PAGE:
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Private Capital’s Path to Growth

As new paths open for private capital’s growth complexity increases for the fund operations team.

Private capital continued a historic stretch of growth through mid-2022 despite inflation and geopolitical conflicts. Then midyear, as high inflation persisted, central banks increased interest rates and headwinds intensified, setting up new challenges for dealmakers.

To gain a deeper understanding of evolving challenges, we conducted extensive, exclusive research with more than 150 leaders and heads of private capital firms. The result is a comprehensive report that sets out the next-generation operating framework for private capital.

In a more competitive market fund managers will have to work harder to find opportunities and investors. More creative deal-making will be the order of the day. For those who are resilient and innovative in deal making and developing new types of fund structures fresh prospects will arise.

But these efforts will be undermined if fund operating models are not prepared for the new complexity appearing on the horizon. Stretched back offices will be pushed even further – making it a judicious time to take a closer look at how to augment the function for more complex structures.

The retailization of private capital

With high interest rates and subdued stock markets investors have limited alternatives. And retail investors are less discouraged by five or 10-year private equity lock-up periods than they once were.

But retailization of the sector brings new challenges. Stock market investors have grown accustomed to easy access to detailed information through self-serve portals and sophisticated online tools.

They may be surprised by what they find in private capital. Away from the largest asset managers, this sector is still largely run by spreadsheet. As fund managers seek new investor groups, technology becomes a differentiator.

Private equity trails behind hedge funds, but fund administrators will come under increasing pressure to offer instant-access technology platforms and bespoke reporting capabilities to attract data-hungry investors.

New investor groups in private capital

The retailization of the sector will also lead to greater regulatory obligations. Private capital has traditionally been the preserve of institutions. Now it is drawing in investor groups that require more protection.

Funds must prepare for greater oversight, as regulators respond to private capital’s growing impact on the wider economy. With international expansion as another path to growth, they’ll need to keep abreast of new rules and regulations as they emerge around the world. Ambitious fund managers understand that one way to sidestep fierce competition in a single jurisdiction is to operate globally.

For example, the next great investment for a U.S. private credit fund might be in a wind turbine manufacturer in the Netherlands. A regional fund administrator would need to know the rules around operating a special purpose vehicle in Europe. And if their next investment target is an Indonesian auto parts business, that’s a whole new set of regulations to understand.

Private credit comes of age

At the same time, they are spreading their wings internationally, private capital funds are stretching them creatively. If private equity enters a period of slower growth, fund managers will be forced to find evermore imaginative ways to deploy accumulated capital.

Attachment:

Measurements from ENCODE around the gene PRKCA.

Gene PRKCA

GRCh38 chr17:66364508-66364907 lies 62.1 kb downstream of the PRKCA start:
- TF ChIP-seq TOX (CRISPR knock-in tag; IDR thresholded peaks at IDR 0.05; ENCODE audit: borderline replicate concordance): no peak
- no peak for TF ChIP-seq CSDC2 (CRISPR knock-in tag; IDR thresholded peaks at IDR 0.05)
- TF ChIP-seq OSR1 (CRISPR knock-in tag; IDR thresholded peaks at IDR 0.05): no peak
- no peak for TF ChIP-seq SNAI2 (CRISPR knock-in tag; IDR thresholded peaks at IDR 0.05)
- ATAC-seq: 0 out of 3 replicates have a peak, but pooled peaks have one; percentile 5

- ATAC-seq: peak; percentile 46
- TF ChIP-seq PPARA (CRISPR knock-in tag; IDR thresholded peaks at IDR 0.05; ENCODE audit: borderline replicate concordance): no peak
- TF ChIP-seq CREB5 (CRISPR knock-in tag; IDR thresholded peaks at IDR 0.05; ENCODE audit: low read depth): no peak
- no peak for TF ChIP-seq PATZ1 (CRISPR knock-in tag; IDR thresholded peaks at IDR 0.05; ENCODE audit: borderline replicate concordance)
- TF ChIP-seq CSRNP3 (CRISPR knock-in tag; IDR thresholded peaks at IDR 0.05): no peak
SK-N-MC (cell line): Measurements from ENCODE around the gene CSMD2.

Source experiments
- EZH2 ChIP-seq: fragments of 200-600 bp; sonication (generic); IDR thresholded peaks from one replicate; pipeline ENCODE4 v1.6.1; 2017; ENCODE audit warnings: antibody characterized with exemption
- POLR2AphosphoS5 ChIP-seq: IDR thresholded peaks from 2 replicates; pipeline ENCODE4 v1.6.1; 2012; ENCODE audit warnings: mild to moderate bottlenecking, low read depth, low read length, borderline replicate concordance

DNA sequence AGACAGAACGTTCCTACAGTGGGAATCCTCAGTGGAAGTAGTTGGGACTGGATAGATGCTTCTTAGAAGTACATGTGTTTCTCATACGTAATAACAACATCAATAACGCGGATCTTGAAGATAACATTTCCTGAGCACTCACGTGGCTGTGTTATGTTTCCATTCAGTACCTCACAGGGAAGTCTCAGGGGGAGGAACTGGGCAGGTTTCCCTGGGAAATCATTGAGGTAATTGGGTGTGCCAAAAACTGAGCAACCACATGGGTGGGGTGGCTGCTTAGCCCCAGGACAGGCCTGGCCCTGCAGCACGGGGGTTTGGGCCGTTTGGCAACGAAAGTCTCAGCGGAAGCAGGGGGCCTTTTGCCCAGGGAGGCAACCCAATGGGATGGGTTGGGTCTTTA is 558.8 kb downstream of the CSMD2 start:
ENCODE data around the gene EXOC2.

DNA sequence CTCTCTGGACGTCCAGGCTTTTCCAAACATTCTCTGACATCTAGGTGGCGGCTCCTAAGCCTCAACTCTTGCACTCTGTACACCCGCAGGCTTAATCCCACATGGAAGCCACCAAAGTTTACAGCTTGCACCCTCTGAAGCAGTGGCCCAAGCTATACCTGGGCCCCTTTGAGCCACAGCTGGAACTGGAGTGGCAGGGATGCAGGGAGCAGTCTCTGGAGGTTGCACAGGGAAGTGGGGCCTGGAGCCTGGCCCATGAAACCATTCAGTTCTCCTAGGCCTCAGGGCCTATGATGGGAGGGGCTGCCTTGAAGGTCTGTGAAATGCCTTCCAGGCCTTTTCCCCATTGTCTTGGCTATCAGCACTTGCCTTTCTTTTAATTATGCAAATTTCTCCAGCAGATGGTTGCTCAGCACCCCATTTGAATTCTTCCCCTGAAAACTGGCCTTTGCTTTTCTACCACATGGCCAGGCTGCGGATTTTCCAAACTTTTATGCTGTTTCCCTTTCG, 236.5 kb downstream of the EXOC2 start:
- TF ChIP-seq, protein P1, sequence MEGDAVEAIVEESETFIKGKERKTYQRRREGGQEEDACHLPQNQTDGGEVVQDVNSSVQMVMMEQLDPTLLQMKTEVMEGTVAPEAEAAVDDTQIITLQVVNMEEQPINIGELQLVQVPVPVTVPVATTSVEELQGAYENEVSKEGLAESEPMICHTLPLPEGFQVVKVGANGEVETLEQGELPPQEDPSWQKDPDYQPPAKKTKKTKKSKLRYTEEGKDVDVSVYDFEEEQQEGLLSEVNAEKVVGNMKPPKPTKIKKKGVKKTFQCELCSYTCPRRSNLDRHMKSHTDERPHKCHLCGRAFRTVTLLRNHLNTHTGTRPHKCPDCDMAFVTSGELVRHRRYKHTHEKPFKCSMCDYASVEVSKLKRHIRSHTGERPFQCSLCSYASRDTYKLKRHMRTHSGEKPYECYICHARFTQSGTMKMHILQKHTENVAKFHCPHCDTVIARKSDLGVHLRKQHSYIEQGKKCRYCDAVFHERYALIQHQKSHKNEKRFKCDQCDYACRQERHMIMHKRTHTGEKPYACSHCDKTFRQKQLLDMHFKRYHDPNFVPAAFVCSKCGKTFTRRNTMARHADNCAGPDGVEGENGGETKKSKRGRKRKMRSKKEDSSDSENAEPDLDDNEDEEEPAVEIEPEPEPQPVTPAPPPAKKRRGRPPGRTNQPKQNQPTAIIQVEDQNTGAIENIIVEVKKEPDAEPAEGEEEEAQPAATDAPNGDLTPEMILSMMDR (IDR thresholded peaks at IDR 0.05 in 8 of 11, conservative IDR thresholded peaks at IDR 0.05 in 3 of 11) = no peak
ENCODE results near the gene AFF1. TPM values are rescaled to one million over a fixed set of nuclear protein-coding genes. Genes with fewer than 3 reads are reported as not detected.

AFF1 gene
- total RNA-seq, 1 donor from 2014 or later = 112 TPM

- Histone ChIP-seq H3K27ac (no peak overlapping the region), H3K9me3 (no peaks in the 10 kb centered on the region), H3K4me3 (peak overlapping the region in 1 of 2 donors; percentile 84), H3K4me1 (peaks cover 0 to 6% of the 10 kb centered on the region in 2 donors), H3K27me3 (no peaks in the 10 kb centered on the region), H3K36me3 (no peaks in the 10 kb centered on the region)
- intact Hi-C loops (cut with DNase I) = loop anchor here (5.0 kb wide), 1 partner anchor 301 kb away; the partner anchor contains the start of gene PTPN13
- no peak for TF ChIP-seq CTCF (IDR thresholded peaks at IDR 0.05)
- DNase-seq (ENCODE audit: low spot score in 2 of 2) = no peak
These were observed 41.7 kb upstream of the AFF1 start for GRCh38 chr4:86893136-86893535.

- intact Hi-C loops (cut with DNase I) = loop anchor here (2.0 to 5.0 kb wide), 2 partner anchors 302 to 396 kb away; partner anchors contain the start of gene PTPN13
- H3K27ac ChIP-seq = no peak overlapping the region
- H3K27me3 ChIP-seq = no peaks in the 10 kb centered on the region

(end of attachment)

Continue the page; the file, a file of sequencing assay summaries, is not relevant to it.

Private credit, for one, has grown exponentially over the last few years. Real estate and infrastructure also offer opportunity. But private credit deals tend to be highly bespoke. The responsibility for maintaining and overseeing them will lie with hard-pressed fund administrators.

A new era of complexity in private capital

All of this adds up to new complexity for your back-office team—if you have one. There are more than 25,000 private equity firms globally and many have no real operating model. As growth targets push firms into more niche and complex areas, that will have to change.

At the top end, large players with established operations will be in the vanguard of chasing international opportunities and attracting new investor groups. Their priority is to streamline operating models, so back-office inefficiency doesn’t become a drag on growth.  On the other end, emerging managers will need to build an institutional operating model to attract sophisticated investors and have the flexibility to deploy capital anywhere without being delayed with operational and regulatory matters.

In either case, doing nothing isn’t an option. Private capital has had a charmed life up to now. But in more straitened circumstances, fund administration must become more streamlined and cost-effective as firms pursue rockier paths to success.

Download our full report, Introducing the Halo Framework, here.


​​​​​​CSC provides tailored administration and strategic outsourcing solutions to support the complex operations of alternative asset managers across jurisdictions and asset types while adhering to global regulations and compliance. A market leader, we work with funds of all sizes, from start-ups to the largest and most experienced fund managers in the world. Founded in 1899, CSC prides itself on being privately held and professionally managed for more than 120 years. We are the trusted partner of choice for more than 90% of the Fortune 500® and more than 70% of the PEI 300. CSC has office locations and capabilities in more than 140 jurisdictions across Europe, the Americas, Asia Pacific, and the Middle East. We are a global company capable of doing business wherever our clients are—and we accomplish that by employing experts in every business we serve. We are the business behind business®. Learn more at